The loss of transposons was accompanied by a significant reorganization of chromosome architecture that conserves centromere function, suggesting evolution of novel centromere structures that compensate for the loss of transposons. In S. japonicus, transposons cluster next to telomeres and centromeres, as in metazoans (Fig. 1B,C). In the other Schizosaccharomycetes, the subtelomeres and pericentromeres are also repetitive, but lack transposons (Fig. 1C). However, like S. japonicus, the centromeric and subtelomeric repeats are confined to pericentromeric and subtelomeric regions, respectively, with one exception — a centromeric repeat involved in transcriptional silencing at the S. pombe mating-type locus (10). We confirmed that the centromeres are heterochromatic by histone H3 lysine-9 methylation mapping (Fig. S7), and by showing that the S. japonicus centromeres are functional by meiotic mapping (Table S2).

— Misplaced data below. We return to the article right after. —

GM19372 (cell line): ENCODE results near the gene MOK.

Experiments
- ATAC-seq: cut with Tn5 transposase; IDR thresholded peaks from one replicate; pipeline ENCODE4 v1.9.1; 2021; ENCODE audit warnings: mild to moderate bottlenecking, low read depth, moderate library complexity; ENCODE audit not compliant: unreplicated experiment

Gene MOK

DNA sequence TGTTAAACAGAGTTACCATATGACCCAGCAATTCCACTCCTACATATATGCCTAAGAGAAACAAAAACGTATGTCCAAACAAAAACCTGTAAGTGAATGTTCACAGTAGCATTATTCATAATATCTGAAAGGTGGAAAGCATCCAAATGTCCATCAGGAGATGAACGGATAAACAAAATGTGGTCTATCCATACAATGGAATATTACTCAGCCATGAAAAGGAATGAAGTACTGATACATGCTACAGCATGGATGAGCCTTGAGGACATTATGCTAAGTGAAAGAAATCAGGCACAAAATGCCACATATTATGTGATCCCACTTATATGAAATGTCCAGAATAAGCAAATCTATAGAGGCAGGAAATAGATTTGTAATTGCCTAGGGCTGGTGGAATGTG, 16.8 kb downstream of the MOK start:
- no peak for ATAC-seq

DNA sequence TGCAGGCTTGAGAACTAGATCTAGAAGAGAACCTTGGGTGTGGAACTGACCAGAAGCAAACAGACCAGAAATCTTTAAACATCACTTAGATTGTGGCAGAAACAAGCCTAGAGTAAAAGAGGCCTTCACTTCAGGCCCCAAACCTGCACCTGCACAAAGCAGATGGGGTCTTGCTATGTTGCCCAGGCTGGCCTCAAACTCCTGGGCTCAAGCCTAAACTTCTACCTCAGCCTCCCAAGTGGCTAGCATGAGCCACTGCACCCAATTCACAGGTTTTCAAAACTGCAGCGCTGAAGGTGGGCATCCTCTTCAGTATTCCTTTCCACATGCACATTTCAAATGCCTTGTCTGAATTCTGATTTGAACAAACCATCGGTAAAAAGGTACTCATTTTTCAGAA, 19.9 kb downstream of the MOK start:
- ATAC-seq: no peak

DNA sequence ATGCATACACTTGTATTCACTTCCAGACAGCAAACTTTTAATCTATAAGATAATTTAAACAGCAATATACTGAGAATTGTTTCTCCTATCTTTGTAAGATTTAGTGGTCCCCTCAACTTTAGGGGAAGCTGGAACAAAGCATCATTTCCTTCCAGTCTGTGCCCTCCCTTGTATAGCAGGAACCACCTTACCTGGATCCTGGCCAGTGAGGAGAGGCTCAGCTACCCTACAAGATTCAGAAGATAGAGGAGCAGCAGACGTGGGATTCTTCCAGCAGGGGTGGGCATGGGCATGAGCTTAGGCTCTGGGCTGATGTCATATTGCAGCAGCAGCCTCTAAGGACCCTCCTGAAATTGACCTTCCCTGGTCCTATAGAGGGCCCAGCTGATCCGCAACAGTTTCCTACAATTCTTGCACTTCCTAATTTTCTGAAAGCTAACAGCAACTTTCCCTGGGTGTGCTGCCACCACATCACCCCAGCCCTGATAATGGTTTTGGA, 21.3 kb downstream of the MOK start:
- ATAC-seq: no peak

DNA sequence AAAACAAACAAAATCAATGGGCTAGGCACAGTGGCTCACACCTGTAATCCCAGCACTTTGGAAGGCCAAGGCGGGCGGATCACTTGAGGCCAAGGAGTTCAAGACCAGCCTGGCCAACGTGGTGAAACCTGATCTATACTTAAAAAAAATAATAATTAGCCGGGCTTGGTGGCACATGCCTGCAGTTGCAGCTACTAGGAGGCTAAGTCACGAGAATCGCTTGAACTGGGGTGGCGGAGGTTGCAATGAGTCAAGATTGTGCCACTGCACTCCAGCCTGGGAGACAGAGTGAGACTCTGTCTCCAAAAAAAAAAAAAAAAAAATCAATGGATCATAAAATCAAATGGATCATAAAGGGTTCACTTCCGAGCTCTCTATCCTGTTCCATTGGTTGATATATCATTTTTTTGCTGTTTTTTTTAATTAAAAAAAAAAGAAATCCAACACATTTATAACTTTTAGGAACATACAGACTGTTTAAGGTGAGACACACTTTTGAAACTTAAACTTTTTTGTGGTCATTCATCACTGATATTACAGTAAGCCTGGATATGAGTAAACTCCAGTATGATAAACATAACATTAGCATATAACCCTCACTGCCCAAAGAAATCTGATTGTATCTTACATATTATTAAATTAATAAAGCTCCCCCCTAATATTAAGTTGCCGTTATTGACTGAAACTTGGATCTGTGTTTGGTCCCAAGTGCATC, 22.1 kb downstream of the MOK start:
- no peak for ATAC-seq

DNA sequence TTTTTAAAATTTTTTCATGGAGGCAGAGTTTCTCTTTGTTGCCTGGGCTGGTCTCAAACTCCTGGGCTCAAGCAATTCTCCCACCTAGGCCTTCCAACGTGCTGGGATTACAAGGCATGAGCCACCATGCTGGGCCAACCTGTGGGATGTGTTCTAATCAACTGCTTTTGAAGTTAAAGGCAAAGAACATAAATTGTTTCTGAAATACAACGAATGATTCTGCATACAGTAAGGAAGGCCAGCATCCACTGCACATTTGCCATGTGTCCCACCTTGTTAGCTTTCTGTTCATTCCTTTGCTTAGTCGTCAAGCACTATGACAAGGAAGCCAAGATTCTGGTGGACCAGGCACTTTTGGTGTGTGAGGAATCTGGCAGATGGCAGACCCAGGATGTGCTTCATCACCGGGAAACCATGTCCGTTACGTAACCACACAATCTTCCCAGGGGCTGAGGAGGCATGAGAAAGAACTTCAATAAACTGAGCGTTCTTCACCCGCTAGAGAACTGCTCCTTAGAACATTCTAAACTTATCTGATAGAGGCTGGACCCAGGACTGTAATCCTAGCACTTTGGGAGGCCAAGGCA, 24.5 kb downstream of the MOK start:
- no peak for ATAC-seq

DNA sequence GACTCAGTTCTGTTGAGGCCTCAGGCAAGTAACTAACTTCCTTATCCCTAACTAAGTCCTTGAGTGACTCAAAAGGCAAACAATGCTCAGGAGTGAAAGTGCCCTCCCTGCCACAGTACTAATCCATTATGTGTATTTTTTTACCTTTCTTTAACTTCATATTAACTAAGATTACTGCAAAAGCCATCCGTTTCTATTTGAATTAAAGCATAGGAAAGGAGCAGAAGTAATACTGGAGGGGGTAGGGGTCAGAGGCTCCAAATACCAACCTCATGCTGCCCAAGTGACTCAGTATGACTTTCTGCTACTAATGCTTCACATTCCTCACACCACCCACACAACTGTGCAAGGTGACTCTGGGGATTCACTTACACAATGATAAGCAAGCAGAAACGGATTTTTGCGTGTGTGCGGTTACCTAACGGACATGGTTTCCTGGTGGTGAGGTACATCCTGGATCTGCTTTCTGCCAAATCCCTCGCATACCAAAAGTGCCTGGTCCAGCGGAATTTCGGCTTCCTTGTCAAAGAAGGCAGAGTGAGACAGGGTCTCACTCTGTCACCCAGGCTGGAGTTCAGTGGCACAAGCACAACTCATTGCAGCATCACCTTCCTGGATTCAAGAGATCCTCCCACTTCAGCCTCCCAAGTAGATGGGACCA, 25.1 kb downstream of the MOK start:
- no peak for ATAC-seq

Although centromeric repeats evolve rapidly, differing even between related strains (11), individual repeat sequences tend to be similar within strains (Fig. 1C). No similarity was observed between the centromeric repeats of S. pombe, S. octosporus or S. cryophilus. However, both S. pombe and S. octosporus centromeres contain repeated elements, highly similar between chromosomes, that are arrayed in a larger inverted repeat structure around a unique core sequence (Fig. 1C), suggesting that they are homogenized by non-reciprocal recombination. This contrasts with a lack of symmetry in S. japonicus, and implies that transposition occurs more rapidly than homogenization by recombination. Thus, the suppression of transposition likely led both to the degeneration of transposon sequences and to the evolution of symmetric centromeric repeats.